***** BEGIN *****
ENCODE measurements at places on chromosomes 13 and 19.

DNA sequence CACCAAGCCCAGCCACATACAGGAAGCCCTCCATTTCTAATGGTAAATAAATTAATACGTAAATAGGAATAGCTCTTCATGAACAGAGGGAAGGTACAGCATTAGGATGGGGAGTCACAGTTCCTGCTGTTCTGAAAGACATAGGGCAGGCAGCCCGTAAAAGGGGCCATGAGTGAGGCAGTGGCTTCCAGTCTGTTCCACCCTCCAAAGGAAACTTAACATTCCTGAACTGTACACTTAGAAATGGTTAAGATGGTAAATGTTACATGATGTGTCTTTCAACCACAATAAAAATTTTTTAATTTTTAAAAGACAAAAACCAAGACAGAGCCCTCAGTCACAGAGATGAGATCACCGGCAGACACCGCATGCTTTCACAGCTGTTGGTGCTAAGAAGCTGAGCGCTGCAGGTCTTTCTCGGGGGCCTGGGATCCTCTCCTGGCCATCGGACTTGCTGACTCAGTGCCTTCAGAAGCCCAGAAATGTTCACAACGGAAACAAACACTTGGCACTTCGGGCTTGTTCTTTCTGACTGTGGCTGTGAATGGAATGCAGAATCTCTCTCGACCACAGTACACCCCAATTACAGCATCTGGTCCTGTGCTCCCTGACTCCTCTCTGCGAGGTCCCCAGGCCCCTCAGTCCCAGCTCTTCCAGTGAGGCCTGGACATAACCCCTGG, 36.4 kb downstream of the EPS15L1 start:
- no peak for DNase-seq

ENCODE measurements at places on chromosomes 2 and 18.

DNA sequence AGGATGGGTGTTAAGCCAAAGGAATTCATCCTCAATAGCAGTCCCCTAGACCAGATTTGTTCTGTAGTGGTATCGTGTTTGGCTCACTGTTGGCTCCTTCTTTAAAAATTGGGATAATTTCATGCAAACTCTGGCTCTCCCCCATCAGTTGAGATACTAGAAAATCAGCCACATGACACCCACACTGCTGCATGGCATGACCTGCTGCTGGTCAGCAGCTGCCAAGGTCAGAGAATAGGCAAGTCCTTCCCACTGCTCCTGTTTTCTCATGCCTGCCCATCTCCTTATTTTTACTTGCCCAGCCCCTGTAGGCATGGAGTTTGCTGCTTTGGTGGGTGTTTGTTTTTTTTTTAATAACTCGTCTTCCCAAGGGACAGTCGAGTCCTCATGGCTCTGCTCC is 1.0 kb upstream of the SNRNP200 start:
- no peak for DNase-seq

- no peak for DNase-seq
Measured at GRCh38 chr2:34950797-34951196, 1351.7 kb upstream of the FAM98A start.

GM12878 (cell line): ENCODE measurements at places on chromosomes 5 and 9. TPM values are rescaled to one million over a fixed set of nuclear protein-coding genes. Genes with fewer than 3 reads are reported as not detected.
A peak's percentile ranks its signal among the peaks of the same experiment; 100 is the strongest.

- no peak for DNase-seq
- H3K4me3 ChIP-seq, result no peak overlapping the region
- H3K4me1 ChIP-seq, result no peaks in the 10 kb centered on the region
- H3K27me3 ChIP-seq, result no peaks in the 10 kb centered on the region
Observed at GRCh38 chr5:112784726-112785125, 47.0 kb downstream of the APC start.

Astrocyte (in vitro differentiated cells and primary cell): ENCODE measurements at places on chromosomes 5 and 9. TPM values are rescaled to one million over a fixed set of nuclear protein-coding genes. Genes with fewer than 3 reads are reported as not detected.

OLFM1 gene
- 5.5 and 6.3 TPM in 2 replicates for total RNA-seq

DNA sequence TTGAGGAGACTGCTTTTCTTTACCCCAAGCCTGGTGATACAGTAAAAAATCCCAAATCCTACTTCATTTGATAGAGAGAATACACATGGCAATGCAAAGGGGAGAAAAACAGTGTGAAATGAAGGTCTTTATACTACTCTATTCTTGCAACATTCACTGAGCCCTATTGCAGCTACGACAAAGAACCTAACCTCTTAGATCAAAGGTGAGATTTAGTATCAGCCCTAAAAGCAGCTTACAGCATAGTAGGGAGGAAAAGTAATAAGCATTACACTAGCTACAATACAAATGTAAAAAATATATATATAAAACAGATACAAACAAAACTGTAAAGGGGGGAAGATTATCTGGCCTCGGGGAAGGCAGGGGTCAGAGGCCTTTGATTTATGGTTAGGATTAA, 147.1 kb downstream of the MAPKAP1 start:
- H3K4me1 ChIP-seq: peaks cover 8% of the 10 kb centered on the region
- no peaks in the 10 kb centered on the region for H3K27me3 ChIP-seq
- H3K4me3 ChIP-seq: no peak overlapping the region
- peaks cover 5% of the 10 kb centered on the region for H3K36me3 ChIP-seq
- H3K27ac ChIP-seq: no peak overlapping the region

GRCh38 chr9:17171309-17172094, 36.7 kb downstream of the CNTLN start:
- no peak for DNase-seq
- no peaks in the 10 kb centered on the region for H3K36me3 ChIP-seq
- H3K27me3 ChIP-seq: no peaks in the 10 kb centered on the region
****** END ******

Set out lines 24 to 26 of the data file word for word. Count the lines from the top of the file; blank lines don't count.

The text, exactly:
- H3K27ac ChIP-seq: no peak overlapping the region

GRCh38 chr9:17171309-17172094, 36.7 kb downstream of the CNTLN start:
- no peak for DNase-seq